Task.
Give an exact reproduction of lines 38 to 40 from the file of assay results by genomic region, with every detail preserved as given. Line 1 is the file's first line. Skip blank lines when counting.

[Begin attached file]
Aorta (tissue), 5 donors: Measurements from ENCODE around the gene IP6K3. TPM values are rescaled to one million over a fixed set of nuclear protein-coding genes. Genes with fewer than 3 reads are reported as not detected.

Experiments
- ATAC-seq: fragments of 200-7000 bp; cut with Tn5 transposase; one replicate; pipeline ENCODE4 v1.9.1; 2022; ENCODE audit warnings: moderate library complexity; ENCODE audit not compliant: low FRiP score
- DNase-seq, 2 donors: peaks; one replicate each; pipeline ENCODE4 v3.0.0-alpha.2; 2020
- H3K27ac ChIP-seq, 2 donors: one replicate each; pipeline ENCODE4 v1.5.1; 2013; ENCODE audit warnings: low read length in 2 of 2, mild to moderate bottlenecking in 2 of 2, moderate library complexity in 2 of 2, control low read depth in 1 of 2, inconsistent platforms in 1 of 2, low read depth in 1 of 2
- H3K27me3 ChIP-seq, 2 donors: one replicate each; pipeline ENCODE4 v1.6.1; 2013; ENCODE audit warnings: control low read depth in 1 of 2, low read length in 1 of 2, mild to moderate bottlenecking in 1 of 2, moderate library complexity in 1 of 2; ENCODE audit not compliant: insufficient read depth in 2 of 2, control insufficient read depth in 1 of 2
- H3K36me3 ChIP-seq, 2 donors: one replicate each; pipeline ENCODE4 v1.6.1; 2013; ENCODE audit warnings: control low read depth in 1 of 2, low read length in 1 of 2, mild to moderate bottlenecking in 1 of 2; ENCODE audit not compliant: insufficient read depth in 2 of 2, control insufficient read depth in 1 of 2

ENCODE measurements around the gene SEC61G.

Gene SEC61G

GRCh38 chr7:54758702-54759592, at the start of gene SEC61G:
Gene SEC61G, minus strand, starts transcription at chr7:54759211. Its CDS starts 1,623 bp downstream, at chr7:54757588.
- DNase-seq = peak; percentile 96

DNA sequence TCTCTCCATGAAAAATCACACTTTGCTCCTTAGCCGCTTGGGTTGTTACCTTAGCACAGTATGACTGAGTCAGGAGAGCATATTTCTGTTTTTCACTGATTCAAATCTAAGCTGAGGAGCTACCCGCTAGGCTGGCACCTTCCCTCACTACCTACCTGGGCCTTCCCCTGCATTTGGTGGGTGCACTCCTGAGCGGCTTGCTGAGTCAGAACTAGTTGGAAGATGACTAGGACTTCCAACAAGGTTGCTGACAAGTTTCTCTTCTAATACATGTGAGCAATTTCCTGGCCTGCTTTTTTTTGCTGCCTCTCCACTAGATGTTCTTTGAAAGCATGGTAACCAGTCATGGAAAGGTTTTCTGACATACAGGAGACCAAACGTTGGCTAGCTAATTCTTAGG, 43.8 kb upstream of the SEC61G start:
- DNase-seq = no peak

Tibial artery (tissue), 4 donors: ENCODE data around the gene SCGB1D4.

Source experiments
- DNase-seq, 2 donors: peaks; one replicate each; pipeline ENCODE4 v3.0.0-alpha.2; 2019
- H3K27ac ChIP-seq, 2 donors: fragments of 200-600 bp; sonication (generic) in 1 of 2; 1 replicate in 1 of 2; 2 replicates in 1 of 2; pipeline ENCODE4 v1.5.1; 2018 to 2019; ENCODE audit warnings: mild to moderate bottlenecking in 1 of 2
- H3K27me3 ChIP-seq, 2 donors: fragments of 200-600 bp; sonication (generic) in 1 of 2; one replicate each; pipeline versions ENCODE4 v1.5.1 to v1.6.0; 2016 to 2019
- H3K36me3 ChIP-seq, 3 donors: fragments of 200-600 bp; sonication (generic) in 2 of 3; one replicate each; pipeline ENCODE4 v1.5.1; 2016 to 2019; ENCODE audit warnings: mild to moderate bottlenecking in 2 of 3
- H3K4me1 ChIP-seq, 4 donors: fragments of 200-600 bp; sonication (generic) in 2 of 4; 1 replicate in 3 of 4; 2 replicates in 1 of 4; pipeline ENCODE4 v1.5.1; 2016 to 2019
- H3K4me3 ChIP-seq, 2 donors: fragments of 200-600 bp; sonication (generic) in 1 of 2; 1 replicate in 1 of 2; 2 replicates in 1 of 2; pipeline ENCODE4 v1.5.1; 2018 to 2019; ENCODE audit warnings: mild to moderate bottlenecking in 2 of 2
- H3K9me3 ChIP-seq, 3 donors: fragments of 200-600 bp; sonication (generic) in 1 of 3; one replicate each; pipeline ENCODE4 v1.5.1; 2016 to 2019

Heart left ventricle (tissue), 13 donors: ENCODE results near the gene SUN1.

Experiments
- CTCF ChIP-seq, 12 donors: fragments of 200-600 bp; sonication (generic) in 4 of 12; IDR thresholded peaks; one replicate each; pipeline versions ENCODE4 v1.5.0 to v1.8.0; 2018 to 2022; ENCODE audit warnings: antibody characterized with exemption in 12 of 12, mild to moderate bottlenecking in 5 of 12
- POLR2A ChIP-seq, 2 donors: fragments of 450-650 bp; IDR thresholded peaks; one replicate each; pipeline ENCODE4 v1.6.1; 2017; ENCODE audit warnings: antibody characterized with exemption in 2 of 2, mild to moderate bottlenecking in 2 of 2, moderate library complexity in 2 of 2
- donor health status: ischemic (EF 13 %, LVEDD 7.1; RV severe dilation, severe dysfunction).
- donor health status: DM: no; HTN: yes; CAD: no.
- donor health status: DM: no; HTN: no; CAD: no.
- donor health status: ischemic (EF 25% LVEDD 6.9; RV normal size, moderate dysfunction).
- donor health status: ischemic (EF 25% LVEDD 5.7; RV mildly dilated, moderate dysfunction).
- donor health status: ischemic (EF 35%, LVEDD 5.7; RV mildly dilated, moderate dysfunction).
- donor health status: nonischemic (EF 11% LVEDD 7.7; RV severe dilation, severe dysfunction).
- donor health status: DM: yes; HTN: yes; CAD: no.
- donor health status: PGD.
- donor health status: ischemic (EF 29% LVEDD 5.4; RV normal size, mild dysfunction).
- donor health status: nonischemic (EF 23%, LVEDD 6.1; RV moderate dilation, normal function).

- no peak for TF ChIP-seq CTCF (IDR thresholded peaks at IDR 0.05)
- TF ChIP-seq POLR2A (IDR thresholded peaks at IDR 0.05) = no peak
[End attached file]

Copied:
- donor health status: nonischemic (EF 23%, LVEDD 6.1; RV moderate dilation, normal function).

- no peak for TF ChIP-seq CTCF (IDR thresholded peaks at IDR 0.05)
- TF ChIP-seq POLR2A (IDR thresholded peaks at IDR 0.05) = no peak